With the health of the country’s largest estuary largely unchanged over the past two years, environmentalists trying to clean up the Chesapeake Bay said they hope to work with Maryland Gov.-elect Larry Hogan (R) to improve the bay and an ecological system that is “dangerously out of balance.”
In its 2014 State of the Bay Report, which was released Monday, the Chesapeake Bay Foundation found that the bay’s water quality has improved slightly but that the gains were offset by declines in the blue crab and rockfish populations.
“While we can celebrate water-quality improvements, we must acknowledge that many local rivers, streams and the Chesapeake Bay are still polluted,” said William C. Baker, president of the foundation. “We continue to have polluted water, risks to human health and lost jobs — at huge societal costs.”
The biennial report evaluates 13 measurements in three categories: pollution, habitat and fisheries. It gave the bay a score of 32, or a D-plus — the same it got two years ago.
The Chesapeake’s score has improved since Gov. Martin O’Malley (D) took office — but only slightly. The foundation gave the bay a score of 28, or a D-minus, in 2008.
“We’re not happy about the score, but we’re glad to see that it’s going in the right direction,” Baker said.
Baker said a major cause of pollution in the bay is an excess of phosphorus. That is largely due, he added, to tons of manure — much of it from chickens — that pollute creeks across the Eastern Shore, which has a large poultry industry.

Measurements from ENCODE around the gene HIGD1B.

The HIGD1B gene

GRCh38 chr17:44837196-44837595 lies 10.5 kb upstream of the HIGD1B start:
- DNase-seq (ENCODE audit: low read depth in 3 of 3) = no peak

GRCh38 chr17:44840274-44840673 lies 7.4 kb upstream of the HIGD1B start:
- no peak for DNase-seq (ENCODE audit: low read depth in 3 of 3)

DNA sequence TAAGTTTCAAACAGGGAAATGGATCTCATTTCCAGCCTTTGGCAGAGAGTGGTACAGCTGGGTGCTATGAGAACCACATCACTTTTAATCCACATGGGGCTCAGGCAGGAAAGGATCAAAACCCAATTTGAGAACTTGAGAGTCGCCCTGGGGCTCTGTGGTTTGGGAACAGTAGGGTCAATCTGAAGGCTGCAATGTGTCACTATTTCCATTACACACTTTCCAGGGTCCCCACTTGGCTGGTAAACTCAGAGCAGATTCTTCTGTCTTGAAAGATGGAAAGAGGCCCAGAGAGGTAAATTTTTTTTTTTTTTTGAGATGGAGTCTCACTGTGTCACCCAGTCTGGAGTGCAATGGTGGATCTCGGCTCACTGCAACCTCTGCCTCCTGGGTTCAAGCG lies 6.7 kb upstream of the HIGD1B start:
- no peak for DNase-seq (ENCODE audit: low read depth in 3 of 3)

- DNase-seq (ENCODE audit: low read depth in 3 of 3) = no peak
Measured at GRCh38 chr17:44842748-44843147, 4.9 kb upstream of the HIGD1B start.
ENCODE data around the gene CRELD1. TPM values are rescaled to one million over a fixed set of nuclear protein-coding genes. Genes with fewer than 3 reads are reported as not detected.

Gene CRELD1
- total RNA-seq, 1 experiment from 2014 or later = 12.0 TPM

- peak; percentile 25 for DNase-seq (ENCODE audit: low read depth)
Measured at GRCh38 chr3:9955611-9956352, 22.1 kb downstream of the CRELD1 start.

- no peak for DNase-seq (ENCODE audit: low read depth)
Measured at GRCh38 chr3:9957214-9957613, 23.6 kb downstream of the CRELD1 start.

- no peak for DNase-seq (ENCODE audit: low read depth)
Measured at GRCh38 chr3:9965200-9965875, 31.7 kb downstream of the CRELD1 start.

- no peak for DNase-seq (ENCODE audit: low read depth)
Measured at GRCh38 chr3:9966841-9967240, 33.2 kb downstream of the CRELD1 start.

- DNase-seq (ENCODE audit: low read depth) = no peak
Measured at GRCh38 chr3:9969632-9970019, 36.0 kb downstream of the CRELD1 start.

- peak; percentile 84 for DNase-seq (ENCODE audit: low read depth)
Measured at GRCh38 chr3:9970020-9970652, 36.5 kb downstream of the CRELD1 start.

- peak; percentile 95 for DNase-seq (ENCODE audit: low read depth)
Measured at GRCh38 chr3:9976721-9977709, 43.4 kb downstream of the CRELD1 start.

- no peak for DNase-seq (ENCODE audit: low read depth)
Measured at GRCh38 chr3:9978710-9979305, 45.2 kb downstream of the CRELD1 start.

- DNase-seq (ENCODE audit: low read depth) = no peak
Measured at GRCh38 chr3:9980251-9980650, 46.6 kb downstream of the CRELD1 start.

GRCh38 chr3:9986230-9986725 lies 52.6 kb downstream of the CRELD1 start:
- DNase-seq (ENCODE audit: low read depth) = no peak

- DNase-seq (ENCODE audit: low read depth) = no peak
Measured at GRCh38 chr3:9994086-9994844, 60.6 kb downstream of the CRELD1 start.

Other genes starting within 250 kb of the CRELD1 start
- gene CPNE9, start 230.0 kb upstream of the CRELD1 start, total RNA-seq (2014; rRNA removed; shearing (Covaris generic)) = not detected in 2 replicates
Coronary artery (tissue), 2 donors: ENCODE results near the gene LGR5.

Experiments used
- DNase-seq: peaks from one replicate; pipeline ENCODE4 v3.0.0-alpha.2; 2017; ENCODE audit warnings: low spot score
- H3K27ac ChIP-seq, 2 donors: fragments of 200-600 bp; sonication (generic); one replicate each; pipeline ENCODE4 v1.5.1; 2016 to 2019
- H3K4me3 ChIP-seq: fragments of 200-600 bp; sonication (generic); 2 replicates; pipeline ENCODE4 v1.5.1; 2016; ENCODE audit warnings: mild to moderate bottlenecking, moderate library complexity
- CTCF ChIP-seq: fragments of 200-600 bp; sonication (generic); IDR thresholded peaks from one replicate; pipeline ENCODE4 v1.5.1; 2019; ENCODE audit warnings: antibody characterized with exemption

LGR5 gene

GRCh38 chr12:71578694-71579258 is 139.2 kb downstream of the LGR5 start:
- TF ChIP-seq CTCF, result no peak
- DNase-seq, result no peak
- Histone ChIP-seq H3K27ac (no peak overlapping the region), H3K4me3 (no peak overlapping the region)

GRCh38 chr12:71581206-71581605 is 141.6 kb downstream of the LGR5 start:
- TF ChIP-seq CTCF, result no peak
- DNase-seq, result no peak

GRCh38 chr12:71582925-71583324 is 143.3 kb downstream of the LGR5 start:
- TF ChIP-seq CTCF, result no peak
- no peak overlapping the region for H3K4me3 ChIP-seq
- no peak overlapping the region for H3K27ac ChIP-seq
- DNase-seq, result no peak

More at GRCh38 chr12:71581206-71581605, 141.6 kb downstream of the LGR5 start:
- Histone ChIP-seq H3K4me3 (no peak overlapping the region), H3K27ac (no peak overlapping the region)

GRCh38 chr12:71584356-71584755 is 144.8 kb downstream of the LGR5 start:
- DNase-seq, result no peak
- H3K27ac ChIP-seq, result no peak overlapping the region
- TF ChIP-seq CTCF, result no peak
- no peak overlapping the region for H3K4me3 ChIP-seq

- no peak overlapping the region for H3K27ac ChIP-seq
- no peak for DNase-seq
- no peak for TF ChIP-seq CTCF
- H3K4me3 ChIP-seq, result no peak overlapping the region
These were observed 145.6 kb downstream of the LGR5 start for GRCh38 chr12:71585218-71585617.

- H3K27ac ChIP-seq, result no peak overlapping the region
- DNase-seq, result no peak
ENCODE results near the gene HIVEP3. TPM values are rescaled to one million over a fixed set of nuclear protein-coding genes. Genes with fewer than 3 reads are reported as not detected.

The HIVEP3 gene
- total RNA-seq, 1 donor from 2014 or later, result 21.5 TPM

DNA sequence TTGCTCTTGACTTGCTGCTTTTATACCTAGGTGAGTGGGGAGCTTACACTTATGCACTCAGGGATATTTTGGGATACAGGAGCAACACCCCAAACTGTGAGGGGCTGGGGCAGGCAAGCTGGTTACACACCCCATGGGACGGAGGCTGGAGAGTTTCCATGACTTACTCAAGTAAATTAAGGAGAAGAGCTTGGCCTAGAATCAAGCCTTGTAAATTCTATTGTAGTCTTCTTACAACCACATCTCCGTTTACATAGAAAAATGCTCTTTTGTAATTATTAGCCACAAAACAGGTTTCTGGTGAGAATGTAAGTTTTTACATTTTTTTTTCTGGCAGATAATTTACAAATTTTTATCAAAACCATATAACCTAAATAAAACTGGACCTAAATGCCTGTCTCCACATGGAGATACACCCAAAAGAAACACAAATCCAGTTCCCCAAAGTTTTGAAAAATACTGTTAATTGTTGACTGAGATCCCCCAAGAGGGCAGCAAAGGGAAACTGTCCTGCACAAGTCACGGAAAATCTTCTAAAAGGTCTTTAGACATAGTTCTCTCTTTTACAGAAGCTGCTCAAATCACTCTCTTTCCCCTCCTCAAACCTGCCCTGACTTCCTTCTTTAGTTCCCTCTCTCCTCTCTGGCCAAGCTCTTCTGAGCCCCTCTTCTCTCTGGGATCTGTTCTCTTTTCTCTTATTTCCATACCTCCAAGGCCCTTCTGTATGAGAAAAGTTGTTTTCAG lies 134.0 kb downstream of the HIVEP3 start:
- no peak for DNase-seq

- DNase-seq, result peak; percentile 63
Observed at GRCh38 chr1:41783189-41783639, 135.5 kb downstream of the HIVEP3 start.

“The message is absolutely clear: Agriculture as a sector must do more. Agriculture is the largest sector of pollution coming into the bay, and fortunately it is the least expensive to control,” Baker said. “We need to get serious about controlling phosphorus.” He added that the Eastern Shore is the only part of the state where “our elected officials have continued to resist sound science by delaying new regulations to control chicken manure.”
Before O’Malley leaves office this month, he plans to enact regulations intended to curb pollution from farms. Hogan has previously described the proposed rules as a “last-minute fulfillment of a political promise to a special-interest group.”
A Hogan spokesman said in an e-mail that it’s time for a new approach. The study released Monday “is just the latest to conclude that the current strategy for restoring and protecting our greatest natural asset and America’s largest estuary is not working,” Adam Dubitsky said. He said Maryland farmers are well ahead of state and federal phosphorus, nitrogen and sediment reductions goals, while their counterparts in Pennsylvania and New York have yet to act in any meaningful way.
Baker said water-quality indicators have improved by 10 percent since 2012. Dissolved oxygen and water clarity were responsible for the increase.
The biggest declines were in fisheries, with the blue crab population dropping from 765 million to 297 million. The report said the number of adult female crabs dropped below the level considered depleted and forced states to cut back on catches to improve the chances of good reproduction.
Rockfish are also down, but the number of oysters is up in Maryland. The bay-wide catch nearly hit 1 million bushels in the 2013-2014 season, the first time that benchmark has been approached since 1987, according to the report.
Baker said members of the foundation look forward to working with Hogan to improve the bay and hope he will see the economic benefit it would bring to the state.
Baker said that when he meets with Hogan, he plans to ask him to “embrace and implement” the Chesapeake Clean Water Blueprint, which was established in 2010. It calls for a reduction in pollution to creeks, rivers and the bay and has been agreed upon by state and federal agencies and local governments.
The report says the bay region is not on track to meet the blueprint’s goal, which calls on state and local governments to achieve specific reductions.
“The Clean Water Blueprint is in place and working, but there are danger signs ahead,” Baker said. “We would urge [Hogan] to look at that, understand it and go after it with every element of his administration.”